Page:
Surrealism, An Overview
Surrealism is a movement in art and intellectual activities which emerged after World War I.
Andre Breton, was the founder of the surrealistic concepts and he gathered the influence from the Dande movement. Surrealism is really the genuine articulation of mental feelings, with no polishing.
Surrealism is the standards or beliefs with regards to delivering awesome symbolism or impacts in arts, film, theatre or writing by methods of irrational/unnatural contrasts and combinations.
Surrealistic artistic expressions distinctively vary from the traditional structures in the sense that it does not have a particular shape or thought. It is the outflow of fundamental human intuition and innovative resources of the unconscious mind.
World War I unveiled human beings at their darkest potential, capable of brutality toward others, surrounded by mass political upheaval. Pleasant humanist notions regarding human identity diminished as a new intellectual movement known as Surrealism emerged in Paris and spread across Europe out of the ashes of the First World War. As Surrealists responded to this disillusioning time, they became inspired by Sigmund Freud's theories of psychoanalysis, and regarded the unconscious as the primary determinant of human identity. As a result, the Surrealists produced works that defied all rational boundaries not only to represent their own unconscious desires, but on a wider spectrum, the irrational nature of humanity.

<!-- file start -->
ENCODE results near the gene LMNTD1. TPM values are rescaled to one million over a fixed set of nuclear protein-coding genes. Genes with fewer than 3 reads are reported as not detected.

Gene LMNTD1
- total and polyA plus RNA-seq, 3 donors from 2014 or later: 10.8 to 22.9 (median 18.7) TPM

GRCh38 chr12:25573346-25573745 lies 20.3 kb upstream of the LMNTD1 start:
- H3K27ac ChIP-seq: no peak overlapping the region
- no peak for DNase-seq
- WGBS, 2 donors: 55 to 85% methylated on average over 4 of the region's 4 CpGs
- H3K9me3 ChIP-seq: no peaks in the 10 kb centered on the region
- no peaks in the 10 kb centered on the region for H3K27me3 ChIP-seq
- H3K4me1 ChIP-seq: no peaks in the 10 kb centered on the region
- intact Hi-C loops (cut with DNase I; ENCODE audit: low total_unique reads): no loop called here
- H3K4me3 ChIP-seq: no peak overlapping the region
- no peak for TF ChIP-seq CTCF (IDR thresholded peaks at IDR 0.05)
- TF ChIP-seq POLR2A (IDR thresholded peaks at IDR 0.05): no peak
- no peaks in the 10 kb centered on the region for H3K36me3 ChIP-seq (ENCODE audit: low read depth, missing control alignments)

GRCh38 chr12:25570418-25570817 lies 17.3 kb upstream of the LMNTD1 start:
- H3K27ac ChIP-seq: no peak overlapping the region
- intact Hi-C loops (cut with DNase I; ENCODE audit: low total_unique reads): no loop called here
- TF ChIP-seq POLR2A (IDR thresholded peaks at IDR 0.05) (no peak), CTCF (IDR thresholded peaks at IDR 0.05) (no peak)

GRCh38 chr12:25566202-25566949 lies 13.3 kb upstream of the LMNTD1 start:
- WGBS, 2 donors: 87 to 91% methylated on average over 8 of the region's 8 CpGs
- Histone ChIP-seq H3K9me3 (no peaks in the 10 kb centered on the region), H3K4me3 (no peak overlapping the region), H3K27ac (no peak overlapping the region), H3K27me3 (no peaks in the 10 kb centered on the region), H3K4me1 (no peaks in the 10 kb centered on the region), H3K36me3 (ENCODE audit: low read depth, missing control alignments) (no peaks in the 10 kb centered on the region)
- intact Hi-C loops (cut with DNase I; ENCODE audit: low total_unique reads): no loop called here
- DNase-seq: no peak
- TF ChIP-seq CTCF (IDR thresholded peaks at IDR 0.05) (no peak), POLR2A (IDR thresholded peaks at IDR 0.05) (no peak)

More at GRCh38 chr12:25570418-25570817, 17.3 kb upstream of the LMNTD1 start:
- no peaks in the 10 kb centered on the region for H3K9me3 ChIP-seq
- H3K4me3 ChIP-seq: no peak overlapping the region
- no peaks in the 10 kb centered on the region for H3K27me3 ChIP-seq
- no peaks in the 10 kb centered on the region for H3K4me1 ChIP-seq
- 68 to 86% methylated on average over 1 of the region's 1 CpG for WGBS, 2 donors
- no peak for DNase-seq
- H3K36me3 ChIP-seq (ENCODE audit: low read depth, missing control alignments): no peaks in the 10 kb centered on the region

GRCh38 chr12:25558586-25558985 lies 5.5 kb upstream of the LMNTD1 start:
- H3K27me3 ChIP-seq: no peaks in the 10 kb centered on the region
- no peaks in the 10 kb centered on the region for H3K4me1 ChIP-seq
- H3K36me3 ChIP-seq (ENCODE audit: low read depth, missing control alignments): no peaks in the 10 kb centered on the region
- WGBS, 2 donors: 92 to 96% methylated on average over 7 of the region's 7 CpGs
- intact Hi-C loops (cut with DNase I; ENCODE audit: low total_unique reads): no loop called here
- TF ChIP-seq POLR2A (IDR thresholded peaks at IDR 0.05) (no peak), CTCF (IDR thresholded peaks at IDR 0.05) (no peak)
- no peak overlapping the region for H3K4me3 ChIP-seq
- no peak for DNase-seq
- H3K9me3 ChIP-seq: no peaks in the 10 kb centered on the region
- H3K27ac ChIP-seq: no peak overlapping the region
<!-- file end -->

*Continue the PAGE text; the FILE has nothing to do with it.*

The artistic development of surrealism began amid the 1920's, at the beginning of the second World War and around the period when Dadaism and cubism as a dynamic movement was diminishing, the most important centre of the movement was Paris. Beginning from the 1920's, the movement spread throughout the globe, thus, influencing the visual arts, film, music and literature of numerous nations and dialects, and also influencing political idea and practice, reasoning, and social theory.
Andre Breton was heavily influenced by the embryonic field of psychology and believed that personal freedom and social liberation lay in the unconscious mind. He drew influence of methods in art that attempted to achieve this; from the paintings of Hieronymus Bosch and James Ensor and from the writings of Charles Baudelaire, Arthur Rimbaud. Alfred Jarry and from the political posturing of Karl Marx.
It's principal aim was to merge the contradictory notions of dream and reality into an absolute reality - super reality. It's members viewed the movement as a philosophy, even a religion in it's aims and practices.
In 1925, the principal presentation of Surrealist arts was carried-out in Paris at Gallerie Pierre. The presentation included works by popular specialists Man Ray, Masson, Klee Miro and lots more. This show was imperative since it reinforced the status of Surrealism as a substantial form of Visual arts. Surrealism has such an incredible effect on the arts world that it didn't just influence the painted form, yet seeped out and discovered its way into theatre, films, poetry and others.
The thing is there was no dominant painting style in Surrealism, though there were tendencies. These tendencies included discovering imagery by chance, tampering with the vision, using techniques such as frottage (rubbing), grattage (scraping) and fumage (smoking). A second tendency, called Veristic Surrealism was the depiction of dreams. A third tendency was automatic panting, where the artist allowed his instrument to rove the canvas without rationally thinking what he was doing.
For Breton and other Surrealists, this style of life and art represented freedom from moral, aesthetic and rational constraints. In contrast with Freud's curative efforts, Breton and his group saw neurosis as a desirable state of permanent dreams. The Surrealists believed that by casting off the logical view of reality, the boundary between the inner self and the outer self could be dissolved.